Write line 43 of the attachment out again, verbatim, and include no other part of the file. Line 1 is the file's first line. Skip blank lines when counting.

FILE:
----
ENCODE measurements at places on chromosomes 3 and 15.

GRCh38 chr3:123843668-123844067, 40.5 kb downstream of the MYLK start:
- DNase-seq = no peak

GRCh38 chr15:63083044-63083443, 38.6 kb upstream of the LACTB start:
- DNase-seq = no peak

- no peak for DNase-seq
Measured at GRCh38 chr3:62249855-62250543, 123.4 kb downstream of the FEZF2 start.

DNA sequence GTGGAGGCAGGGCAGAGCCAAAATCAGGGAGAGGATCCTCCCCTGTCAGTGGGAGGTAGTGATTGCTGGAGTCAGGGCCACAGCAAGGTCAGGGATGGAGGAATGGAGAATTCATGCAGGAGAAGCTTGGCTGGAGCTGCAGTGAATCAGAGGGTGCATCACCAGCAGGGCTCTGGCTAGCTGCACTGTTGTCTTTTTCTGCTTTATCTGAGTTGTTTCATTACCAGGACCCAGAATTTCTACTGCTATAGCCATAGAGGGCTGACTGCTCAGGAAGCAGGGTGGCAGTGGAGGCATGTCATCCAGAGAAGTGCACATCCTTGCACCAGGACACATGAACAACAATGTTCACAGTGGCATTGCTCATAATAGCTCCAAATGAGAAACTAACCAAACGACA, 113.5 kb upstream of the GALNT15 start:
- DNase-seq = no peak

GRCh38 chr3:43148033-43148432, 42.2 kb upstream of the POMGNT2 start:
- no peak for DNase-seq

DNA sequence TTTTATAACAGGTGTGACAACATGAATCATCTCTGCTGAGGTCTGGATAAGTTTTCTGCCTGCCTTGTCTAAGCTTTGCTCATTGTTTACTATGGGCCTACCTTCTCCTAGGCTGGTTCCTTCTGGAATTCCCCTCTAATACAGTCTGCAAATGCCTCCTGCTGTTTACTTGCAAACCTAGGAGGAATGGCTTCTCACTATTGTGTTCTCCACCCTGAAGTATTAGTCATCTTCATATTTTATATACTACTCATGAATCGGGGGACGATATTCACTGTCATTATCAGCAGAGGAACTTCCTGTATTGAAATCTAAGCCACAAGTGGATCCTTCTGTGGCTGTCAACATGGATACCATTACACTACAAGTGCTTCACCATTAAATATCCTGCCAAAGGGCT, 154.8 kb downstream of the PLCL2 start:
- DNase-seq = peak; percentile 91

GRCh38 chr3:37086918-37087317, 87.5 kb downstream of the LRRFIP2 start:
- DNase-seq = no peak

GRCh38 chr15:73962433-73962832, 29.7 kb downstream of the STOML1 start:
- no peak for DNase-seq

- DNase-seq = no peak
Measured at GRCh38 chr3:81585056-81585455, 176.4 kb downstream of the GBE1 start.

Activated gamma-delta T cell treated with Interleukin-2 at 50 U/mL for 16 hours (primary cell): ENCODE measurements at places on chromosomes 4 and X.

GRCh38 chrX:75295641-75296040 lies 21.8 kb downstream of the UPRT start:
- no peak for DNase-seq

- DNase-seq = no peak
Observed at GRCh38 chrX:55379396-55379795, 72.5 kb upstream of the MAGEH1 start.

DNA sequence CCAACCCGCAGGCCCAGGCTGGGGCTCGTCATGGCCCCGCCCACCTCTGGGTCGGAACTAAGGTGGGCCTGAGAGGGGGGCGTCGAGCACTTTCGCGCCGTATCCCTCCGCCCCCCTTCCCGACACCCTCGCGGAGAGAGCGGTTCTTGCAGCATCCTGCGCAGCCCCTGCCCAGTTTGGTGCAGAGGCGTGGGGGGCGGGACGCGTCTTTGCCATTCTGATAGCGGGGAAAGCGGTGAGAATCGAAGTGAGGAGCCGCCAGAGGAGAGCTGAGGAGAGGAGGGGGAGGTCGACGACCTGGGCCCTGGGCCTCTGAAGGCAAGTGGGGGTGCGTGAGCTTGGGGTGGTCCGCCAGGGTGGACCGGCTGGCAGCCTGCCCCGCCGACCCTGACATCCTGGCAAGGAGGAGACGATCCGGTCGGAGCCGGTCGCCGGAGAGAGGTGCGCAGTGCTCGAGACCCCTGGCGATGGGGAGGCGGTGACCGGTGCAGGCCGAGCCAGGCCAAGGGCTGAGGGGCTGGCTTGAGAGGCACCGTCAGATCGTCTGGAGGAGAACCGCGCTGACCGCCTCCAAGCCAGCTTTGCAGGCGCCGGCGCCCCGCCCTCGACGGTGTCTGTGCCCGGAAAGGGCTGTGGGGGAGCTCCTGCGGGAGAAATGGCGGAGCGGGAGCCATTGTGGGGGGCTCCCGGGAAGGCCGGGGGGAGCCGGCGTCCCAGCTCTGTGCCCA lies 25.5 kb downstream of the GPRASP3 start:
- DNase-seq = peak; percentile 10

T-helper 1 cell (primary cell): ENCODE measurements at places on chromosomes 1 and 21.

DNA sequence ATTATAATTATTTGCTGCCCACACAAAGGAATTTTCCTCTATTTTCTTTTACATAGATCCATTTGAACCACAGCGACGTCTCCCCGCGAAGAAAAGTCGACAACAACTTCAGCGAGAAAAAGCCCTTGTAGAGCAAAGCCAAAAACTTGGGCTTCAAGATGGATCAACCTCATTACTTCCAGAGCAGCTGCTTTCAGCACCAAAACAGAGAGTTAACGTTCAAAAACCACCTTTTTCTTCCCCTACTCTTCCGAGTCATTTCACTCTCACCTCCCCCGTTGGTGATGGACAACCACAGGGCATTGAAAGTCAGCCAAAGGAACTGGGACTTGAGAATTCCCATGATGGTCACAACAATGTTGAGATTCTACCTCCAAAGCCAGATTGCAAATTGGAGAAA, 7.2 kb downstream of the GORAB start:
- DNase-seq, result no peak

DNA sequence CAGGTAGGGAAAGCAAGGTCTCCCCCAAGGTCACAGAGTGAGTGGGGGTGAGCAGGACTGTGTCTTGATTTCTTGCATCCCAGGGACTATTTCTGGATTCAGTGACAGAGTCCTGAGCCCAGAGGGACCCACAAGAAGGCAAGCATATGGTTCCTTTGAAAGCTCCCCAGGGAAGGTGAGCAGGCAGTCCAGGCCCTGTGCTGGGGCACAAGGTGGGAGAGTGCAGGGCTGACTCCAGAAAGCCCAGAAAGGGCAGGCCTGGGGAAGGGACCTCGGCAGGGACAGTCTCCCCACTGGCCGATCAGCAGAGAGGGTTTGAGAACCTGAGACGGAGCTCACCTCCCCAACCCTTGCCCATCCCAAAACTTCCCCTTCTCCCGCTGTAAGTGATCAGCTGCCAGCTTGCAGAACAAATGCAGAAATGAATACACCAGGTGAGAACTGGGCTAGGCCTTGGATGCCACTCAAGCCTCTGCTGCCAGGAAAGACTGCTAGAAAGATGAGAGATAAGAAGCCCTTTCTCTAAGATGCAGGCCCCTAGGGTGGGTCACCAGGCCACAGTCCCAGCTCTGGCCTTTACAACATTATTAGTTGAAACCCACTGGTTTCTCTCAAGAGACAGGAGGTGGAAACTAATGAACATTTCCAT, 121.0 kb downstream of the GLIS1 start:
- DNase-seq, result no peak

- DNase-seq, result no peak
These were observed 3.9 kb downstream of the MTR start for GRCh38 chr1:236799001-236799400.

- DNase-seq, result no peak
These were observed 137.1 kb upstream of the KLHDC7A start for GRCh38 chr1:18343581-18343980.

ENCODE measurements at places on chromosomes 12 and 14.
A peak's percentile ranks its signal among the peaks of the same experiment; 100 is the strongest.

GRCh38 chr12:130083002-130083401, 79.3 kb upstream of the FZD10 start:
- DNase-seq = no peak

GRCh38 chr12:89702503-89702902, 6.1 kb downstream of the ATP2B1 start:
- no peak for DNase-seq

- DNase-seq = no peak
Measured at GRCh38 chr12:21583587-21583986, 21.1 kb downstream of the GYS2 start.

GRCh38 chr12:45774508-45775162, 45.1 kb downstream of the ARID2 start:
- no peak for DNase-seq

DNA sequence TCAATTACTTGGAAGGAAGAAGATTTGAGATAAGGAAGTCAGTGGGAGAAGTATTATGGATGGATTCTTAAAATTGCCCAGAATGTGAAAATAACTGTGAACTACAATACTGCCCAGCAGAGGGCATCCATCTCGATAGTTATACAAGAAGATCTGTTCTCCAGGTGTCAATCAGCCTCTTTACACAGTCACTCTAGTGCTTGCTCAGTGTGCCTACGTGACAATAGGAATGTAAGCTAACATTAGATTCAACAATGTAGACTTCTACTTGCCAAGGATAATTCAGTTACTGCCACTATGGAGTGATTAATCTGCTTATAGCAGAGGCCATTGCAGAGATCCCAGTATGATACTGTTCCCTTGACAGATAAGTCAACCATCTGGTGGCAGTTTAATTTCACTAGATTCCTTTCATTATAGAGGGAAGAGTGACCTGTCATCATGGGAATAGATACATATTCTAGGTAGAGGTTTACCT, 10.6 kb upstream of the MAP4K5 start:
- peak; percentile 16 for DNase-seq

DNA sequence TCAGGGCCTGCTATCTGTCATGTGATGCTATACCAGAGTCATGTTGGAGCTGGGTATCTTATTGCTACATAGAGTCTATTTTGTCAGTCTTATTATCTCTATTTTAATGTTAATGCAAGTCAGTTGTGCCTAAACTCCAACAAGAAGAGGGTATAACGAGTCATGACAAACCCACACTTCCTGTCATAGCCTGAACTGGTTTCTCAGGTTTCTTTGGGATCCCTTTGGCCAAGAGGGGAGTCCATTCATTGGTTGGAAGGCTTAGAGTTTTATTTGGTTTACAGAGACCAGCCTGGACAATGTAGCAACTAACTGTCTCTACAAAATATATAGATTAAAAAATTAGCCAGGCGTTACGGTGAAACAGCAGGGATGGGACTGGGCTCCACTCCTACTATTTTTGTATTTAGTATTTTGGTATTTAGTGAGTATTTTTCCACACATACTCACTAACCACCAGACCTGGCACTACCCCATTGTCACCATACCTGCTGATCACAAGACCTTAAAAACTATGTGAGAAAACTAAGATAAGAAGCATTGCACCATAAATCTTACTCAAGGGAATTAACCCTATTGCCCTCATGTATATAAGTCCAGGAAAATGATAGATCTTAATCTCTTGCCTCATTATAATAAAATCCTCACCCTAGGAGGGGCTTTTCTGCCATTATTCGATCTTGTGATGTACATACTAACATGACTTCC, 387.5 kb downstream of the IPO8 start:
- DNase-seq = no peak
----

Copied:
Measured at GRCh38 chr12:21583587-21583986, 21.1 kb downstream of the GYS2 start.